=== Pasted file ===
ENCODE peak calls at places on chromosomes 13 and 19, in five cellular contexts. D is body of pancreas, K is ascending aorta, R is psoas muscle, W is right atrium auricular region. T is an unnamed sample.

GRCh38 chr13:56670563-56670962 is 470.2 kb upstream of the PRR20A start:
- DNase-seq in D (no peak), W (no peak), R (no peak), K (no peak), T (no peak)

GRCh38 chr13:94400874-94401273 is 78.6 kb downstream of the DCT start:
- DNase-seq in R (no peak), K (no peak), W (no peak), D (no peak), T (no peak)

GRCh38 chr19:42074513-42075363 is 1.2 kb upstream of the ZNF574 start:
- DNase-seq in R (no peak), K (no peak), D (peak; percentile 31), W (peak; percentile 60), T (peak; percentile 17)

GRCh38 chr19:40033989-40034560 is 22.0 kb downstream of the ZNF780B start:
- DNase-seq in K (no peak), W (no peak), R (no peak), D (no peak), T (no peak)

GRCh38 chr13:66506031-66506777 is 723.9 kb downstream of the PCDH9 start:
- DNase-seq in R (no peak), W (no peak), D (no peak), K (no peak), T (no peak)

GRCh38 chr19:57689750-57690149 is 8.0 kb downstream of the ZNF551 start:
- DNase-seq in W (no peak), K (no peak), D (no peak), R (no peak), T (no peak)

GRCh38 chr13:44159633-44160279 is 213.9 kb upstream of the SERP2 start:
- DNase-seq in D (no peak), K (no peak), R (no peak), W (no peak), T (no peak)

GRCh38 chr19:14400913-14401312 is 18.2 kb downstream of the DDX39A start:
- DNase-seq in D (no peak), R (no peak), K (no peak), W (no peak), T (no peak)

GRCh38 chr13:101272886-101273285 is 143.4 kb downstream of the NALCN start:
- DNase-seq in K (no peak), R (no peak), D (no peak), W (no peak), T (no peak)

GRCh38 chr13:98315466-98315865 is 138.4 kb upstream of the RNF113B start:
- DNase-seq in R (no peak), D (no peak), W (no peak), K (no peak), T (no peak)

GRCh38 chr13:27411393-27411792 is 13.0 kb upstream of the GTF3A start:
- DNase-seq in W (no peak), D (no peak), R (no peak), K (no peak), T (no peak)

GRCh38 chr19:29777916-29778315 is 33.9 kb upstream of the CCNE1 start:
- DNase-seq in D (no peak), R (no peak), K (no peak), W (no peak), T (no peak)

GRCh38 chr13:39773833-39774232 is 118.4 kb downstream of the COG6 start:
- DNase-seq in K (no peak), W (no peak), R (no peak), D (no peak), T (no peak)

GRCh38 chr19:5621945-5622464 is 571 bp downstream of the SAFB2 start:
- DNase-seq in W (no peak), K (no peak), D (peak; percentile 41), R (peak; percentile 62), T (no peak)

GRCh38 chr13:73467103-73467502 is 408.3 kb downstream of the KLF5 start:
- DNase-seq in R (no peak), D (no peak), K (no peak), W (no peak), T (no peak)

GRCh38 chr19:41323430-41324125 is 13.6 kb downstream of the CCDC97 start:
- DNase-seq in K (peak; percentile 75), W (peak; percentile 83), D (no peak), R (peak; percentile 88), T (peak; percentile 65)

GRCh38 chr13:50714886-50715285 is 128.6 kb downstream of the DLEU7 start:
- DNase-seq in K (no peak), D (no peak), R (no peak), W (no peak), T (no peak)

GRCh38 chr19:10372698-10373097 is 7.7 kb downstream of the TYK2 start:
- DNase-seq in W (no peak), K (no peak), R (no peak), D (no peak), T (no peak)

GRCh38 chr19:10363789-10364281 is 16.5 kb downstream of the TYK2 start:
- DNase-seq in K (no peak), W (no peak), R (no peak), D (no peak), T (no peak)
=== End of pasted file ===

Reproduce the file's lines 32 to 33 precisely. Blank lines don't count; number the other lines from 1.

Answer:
GRCh38 chr19:41323430-41324125 is 13.6 kb downstream of the CCDC97 start:
- DNase-seq in K (peak; percentile 75), W (peak; percentile 83), D (no peak), R (peak; percentile 88), T (peak; percentile 65)